“Let noble thoughts come to us from all corners”— thus goes a prayer in the Rig Veda. Mystic Tagore wrote with firm assertion, “Have you not heard his silent steps? He comes, comes, ever comes.” But we do not keep our hearts open as the same is locked with preconceived notions and blind beliefs.
The Buddha used to tell this story. A tradesman saw his house was plundered by bandits. He could not find his young son; but amidst a heap of ashes, he found something like a skeleton. He took it for granted that his son had been burnt. He cried a lot and performed his funeral rites. He kept some ash with him and started passing his days in constant mourning.
Actually, the son was taken away by the bandits. After a few years, he escaped and came to his father. The father did not open the door but kept on mourning. Even when the son loudly disclosed his identity, the tradesman did not believe him.
He said, “You cannot deceive me. My son died long ago. I am still carrying his ashes. Get out.” Ultimately the son had to go.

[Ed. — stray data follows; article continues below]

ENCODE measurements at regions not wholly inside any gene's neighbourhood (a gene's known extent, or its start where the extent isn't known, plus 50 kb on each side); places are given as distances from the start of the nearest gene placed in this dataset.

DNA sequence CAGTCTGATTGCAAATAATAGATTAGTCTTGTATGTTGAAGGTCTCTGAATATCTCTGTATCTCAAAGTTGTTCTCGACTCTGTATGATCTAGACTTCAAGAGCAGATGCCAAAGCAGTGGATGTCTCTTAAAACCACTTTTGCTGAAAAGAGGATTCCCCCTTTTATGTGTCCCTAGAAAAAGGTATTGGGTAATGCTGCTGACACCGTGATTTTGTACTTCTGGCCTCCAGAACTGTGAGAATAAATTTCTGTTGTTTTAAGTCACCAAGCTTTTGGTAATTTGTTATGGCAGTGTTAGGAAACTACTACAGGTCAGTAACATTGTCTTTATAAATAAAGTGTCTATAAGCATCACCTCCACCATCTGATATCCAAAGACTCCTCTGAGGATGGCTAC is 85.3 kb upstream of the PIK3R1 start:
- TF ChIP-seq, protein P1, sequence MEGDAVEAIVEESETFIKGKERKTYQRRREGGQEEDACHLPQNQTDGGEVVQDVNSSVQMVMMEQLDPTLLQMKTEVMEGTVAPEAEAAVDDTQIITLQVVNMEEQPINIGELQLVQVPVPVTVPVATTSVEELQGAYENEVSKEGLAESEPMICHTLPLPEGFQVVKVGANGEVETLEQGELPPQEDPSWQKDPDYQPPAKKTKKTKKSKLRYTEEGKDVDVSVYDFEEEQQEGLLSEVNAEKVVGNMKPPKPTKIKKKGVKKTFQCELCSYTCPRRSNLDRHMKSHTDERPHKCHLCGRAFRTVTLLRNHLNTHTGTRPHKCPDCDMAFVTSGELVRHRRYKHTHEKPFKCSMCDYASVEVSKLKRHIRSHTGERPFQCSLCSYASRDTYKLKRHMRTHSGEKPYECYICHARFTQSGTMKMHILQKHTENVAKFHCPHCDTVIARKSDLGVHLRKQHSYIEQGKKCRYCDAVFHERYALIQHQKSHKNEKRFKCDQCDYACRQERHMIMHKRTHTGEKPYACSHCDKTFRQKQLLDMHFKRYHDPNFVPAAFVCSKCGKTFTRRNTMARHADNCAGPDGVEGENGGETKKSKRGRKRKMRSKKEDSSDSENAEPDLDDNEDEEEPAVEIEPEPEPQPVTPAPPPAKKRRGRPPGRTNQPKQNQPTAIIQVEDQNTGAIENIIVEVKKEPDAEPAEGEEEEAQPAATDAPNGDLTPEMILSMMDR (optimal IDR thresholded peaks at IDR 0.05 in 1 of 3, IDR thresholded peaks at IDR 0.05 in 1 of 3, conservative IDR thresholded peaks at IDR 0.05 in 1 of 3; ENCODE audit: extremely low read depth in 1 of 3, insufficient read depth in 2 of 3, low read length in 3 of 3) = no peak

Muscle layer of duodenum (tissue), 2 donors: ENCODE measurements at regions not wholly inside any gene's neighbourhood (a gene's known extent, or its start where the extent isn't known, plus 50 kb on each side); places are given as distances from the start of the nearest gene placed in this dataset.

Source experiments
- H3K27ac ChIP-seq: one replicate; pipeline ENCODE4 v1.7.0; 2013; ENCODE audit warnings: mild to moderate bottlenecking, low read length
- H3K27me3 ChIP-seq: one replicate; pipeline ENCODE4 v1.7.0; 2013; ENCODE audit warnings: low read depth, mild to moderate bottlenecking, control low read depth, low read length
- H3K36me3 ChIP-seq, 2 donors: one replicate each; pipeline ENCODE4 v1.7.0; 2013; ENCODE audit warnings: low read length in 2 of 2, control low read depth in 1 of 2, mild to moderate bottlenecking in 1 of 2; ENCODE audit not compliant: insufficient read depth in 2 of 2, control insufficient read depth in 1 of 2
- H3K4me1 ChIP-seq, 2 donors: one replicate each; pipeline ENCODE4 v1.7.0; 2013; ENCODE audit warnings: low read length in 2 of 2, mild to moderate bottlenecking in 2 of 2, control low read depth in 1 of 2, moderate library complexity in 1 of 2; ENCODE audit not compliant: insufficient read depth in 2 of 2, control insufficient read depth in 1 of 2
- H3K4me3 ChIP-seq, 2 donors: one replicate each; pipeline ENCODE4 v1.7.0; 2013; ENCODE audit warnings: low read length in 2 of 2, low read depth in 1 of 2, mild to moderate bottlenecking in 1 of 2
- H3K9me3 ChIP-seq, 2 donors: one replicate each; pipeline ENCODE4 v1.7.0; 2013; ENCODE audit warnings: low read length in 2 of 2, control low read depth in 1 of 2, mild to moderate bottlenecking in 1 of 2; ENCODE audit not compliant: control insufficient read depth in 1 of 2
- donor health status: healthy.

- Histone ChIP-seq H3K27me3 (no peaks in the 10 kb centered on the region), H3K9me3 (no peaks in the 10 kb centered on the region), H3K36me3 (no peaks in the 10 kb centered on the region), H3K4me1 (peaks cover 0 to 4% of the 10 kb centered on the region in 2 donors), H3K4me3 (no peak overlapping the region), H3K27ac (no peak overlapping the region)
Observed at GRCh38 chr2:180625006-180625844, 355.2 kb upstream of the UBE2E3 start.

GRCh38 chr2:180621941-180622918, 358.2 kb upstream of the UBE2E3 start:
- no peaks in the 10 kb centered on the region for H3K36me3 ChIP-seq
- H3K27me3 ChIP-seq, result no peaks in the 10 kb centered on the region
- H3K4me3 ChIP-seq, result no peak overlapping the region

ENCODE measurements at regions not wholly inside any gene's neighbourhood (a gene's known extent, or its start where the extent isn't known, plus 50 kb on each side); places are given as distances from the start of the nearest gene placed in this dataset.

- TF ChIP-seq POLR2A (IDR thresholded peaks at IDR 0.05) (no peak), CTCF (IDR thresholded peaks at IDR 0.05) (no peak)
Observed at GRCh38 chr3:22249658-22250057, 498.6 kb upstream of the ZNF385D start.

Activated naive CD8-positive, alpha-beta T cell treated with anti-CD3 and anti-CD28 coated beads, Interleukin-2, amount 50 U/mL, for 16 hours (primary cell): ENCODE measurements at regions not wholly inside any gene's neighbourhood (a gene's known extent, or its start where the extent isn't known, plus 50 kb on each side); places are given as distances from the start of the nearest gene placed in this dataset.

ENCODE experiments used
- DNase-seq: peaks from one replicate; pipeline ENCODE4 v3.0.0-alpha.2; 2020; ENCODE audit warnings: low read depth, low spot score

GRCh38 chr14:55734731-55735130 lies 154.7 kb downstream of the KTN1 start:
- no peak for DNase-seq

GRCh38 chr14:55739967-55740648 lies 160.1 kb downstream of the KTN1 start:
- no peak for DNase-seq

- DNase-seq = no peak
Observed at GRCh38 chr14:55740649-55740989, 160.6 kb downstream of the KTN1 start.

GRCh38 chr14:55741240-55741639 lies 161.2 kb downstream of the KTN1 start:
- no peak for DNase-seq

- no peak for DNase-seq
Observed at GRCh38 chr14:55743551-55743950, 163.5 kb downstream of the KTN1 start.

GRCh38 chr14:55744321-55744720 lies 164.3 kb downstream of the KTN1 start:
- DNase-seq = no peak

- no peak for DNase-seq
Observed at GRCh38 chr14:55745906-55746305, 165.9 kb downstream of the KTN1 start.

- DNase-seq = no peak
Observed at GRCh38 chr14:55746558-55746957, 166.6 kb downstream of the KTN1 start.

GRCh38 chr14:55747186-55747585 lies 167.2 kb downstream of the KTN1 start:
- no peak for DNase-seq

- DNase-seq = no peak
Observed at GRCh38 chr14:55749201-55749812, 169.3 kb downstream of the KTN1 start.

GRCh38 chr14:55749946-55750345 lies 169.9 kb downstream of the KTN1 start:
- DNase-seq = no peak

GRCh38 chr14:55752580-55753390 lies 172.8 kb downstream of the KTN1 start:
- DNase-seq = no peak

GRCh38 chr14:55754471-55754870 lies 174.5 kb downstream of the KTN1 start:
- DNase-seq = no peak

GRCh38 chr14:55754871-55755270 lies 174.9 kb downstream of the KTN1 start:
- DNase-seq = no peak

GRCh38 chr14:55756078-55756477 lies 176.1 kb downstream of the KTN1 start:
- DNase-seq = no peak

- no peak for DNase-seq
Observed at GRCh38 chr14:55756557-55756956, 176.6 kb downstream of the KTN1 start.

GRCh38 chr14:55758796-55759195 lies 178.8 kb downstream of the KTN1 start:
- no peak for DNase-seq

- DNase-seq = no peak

Our fanatic adherence to some faith is so strong that it never allows us to see the truth. It suspends our common sense, blinds the vision and intellect and continues to keep us in the darkness of delusion.
Let us remember the story of sheep-lion. A lioness gave birth to a baby lion while attacking a flock of sheep and immediately died. The baby lion was brought up amidst the sheep, eating grass and behaving like them. One day a lion was astonished to see him like this and spoke. But the sheep-lion could not believe that he was not a sheep. At last when he was shown their image in water and made to compare and taste meat then only he could accept the reality.
We are all essentially spiritual creatures assuming human form and suffering from identity crisis. But the delusion dies hard.